Is the UK a manufacturing nation? Maybe you'd be forgiven for saying no, not anymore. Many of the attendees of the Industrial Laser Applications Symposium (ILAS), which took place from 15-16 March in Warrington, UK, thought not when asked by William O'Neill, director of the Centre for Industrial Photonics at the University of Cambridge, during his plenary presentation. But the reality O'Neill reported is that the UK is the fifth largest manufacturing nation in the world, a surprising statistic for some there.
O'Neill’s talk centred on turning invention into innovation, something he felt could be improved upon in the UK, and sought to give a comparison between the UK and other nations in the field of industrial photonics.
One of the deficits in UK manufacturing he identified is the link between academia and industry, commenting that UK universities secure a lot of funding for engineering and manufacturing R&D, but are slow to deliver these ideas to market. O'Neill made the comparison with Germany, where the Fraunhofer institute excels at getting research into manufacturing. The UK government will be investing £200m over four years to various Technology and Innovation Centres (TICs), which O'Neill hopes will be run as a similar model to Germany's Fraunhofer institute. He was optimistic that the TICs will have a strong connection with industry, adding that it's important the centres have links with SMEs, which UK industry revolves around for the main part.
ILAS, a biannual event organised by the Association of Laser Users (AILU), included sessions on additive manufacturing, cutting and drilling, micro-joining, macro-welding, beam modification, and surface modification.
Among the cutting and drilling presentations, solid-state technology and fibre lasers cropped up time and again. In his presentation on the history of laser cutting, Dr Dirk Petring, group manager of macro joining and cutting at Fraunhofer Institute for Laser Technology (ILT), declared: 'In the thin section range, CO2 is dead. We have to see that.' Petring was referring to the greater productivity of cutting thin metals – defining 'thin' as being less than 4mm – with solid-state lasers at 1µm wavelength compared to CO2 lasers at 10.6µm.
The potential for material processing with high brightness lasers, such as fibre and disk lasers, was considered by Eckhard Beyer, executive director of the Fraunhofer Institute of Material and Beam Technology (IWS), in his keynote presentation. He highlighted using high-speed laser remote cutting, as an alternative to metal punching, for manufacturing electrode materials for lithium-ion batteries. Cutting speeds of more than 600m/min can be achieved with a 5kW single mode fibre laser with high quality cut edges, which Beyer suggested was twice as fast as the best alternative cutting machines.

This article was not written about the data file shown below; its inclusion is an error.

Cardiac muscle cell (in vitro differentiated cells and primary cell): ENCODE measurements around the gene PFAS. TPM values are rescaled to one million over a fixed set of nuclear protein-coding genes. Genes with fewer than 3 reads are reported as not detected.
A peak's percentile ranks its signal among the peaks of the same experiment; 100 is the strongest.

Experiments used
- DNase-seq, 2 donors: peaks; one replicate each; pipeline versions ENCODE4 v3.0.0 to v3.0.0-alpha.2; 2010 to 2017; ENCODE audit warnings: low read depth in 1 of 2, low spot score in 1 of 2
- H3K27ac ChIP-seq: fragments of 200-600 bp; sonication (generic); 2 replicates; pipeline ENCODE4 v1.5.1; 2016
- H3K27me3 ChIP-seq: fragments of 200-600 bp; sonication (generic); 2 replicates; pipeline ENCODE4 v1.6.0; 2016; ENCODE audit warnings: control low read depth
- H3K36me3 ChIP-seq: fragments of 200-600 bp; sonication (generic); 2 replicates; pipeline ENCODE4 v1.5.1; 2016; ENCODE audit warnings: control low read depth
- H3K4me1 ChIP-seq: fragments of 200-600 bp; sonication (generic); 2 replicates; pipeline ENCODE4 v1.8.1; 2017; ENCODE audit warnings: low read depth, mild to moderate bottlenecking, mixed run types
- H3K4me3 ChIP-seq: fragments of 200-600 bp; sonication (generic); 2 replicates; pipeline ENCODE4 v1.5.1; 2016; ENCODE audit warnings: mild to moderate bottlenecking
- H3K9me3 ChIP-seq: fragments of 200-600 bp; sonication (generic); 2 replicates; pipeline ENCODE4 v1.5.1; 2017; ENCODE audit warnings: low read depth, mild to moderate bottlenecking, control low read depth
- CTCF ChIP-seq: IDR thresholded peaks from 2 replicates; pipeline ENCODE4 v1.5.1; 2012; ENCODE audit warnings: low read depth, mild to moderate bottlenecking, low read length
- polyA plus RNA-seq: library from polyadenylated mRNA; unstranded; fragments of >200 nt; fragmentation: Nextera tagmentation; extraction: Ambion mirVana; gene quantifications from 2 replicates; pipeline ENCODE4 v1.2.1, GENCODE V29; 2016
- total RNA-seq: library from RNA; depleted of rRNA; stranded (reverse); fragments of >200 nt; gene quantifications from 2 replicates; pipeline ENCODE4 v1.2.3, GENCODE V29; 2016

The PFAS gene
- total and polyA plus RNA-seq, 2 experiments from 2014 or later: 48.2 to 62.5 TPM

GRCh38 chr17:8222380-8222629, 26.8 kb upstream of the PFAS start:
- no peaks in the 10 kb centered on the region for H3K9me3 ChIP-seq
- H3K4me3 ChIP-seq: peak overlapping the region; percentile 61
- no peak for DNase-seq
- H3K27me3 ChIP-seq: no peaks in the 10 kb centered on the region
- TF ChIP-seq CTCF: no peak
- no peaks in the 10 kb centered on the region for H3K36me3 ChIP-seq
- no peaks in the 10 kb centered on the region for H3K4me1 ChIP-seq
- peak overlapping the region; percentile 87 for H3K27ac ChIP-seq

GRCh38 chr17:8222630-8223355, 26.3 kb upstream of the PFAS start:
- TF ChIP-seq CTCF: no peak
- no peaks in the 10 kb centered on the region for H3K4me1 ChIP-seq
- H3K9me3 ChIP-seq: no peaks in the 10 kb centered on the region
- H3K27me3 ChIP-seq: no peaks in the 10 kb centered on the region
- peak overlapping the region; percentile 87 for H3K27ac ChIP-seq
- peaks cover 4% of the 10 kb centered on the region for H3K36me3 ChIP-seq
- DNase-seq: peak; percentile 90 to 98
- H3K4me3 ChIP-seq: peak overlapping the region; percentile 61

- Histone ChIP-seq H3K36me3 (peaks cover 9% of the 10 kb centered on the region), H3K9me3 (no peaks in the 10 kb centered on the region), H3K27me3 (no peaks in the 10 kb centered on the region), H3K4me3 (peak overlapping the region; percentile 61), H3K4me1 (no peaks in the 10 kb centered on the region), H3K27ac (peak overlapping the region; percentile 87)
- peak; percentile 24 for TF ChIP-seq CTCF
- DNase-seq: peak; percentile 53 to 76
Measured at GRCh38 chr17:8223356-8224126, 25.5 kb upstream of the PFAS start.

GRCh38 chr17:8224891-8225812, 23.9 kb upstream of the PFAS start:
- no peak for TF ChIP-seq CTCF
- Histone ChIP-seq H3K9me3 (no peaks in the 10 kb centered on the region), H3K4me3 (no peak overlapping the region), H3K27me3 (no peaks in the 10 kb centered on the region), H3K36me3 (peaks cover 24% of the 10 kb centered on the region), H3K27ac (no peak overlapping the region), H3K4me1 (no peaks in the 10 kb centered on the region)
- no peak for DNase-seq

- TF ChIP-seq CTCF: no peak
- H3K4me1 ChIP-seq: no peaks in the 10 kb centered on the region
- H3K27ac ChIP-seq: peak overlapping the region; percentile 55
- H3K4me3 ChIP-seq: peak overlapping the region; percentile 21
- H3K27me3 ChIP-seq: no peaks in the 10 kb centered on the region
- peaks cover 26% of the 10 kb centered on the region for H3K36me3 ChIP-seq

Producing a high-quality cut is not always important though. Ali Khan, senior project leader at TWI, presented on using fibre lasers in nuclear decommissioning or dismantling ships. In these applications, the material just has to be severed irrespective of the quality of the cut.
Paul Hilton, technology fellow for laser materials processing at TWI, addressed specifically nuclear decommissioning, for which TWI has recently completed a project demonstrating the use of high-power lasers in this area. TWI's system used a 5kW fibre-delivered laser that was shown to remove 1m2 of concrete with a limestone aggregate to a minimum depth of 10mm in 110 minutes. Removing the top layer of radioactive concrete leaves the rest of the material safe to be dismantled by conventional methods.
The same system was demonstrated to cut stainless steel tubes ranging from 25 to 170mm in diameter with up to 11mm wall thickness. The difficulty was that the system had to cut the tubes from one side only. This means, at its thickest section, the laser had to cut through 47mm of stainless steel for an 11mm thick pipe. There is 88km of pipework in the UK nuclear industry, according to Khan.
Elsewhere, laser processing techniques in aerospace, automotive, medical, photovoltaic, and many other industrial sectors were covered. Janet Stoyel MBE, managing director of The Cloth Clinic, gave an insight into her work with textiles and using the laser as a design tool. Stoyel also received the 2011 AILU award for her outstanding contribution to the use of lasers in material processing.